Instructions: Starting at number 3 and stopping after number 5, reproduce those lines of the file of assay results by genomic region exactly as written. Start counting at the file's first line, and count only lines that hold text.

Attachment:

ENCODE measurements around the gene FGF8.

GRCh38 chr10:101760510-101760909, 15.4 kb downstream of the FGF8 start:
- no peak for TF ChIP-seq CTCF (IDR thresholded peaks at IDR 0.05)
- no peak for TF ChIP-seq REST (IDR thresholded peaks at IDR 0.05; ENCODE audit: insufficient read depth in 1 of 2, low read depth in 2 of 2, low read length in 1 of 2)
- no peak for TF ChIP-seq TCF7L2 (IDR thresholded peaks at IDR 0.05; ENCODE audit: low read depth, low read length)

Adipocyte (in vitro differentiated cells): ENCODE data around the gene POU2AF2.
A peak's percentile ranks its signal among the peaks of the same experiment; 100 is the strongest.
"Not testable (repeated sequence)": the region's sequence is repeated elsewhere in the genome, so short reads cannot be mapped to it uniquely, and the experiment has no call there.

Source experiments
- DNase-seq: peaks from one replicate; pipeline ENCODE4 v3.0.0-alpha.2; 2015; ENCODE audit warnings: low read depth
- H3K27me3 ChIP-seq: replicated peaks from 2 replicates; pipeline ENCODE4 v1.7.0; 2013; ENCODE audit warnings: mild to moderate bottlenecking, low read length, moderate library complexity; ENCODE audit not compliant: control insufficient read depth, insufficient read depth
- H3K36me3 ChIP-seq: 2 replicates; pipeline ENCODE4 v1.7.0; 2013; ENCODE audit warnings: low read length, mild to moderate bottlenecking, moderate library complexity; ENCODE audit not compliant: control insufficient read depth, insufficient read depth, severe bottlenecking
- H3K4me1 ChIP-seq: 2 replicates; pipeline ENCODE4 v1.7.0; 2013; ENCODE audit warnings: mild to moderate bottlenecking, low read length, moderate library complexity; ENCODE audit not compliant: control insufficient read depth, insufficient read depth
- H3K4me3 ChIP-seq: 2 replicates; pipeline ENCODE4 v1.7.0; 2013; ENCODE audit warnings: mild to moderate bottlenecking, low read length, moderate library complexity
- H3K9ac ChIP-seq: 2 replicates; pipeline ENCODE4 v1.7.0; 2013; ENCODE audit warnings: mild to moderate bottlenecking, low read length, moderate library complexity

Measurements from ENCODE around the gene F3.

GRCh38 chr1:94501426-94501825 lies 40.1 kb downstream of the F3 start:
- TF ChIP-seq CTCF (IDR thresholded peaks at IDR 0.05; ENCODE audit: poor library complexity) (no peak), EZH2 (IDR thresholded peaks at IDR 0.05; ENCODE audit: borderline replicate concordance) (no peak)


- no peak for TF ChIP-seq CTCF (IDR thresholded peaks at IDR 0.05)
- no peak for TF ChIP-seq REST (IDR thresholded peaks at IDR 0.05; ENCODE audit: insufficient read depth in 1 of 2, low read depth in 2 of 2, low read length in 1 of 2)
- no peak for TF ChIP-seq TCF7L2 (IDR thresholded peaks at IDR 0.05; ENCODE audit: low read depth, low read length)